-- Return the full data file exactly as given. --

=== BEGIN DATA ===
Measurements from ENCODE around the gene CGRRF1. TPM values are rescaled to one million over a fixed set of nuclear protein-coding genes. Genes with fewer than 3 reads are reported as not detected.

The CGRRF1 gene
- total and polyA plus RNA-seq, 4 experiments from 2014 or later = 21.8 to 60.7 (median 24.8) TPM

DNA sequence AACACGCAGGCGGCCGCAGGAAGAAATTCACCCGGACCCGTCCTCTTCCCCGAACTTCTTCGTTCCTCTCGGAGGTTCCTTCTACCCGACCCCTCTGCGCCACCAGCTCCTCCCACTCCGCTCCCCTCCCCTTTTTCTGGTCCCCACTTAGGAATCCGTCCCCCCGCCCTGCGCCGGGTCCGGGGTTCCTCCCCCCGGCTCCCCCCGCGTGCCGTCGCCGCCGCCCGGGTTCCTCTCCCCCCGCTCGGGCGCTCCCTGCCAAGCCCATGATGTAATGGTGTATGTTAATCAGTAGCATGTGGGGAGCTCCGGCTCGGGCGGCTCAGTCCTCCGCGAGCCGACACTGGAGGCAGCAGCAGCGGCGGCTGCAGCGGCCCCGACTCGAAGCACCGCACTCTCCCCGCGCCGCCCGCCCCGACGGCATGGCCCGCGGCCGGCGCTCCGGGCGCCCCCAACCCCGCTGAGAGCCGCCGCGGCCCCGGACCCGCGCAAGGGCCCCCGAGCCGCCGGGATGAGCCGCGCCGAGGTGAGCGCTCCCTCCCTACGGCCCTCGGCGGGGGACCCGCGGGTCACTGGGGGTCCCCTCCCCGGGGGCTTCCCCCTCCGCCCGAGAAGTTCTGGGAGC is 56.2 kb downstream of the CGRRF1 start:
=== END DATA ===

Measurements from ENCODE around the gene CGRRF1. TPM values are rescaled to one million over a fixed set of nuclear protein-coding genes. Genes with fewer than 3 reads are reported as not detected.

The CGRRF1 gene
- total and polyA plus RNA-seq, 4 experiments from 2014 or later = 21.8 to 60.7 (median 24.8) TPM

DNA sequence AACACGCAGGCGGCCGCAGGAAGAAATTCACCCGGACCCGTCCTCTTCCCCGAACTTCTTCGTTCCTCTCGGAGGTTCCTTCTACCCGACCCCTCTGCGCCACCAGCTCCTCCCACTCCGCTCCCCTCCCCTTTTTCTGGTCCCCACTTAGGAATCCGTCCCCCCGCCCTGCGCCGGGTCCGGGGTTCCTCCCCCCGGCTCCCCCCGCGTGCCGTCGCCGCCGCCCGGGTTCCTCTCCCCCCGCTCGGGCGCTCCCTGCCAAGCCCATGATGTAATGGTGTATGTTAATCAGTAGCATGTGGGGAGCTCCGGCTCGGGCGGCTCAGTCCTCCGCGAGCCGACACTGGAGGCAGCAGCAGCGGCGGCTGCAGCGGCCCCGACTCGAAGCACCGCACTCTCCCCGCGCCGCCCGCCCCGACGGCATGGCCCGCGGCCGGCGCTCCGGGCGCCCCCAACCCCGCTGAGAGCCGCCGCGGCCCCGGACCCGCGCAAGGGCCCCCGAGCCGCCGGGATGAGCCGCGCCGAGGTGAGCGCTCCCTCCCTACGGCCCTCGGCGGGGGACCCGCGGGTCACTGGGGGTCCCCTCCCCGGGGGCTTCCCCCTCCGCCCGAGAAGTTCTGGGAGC is 56.2 kb downstream of the CGRRF1 start: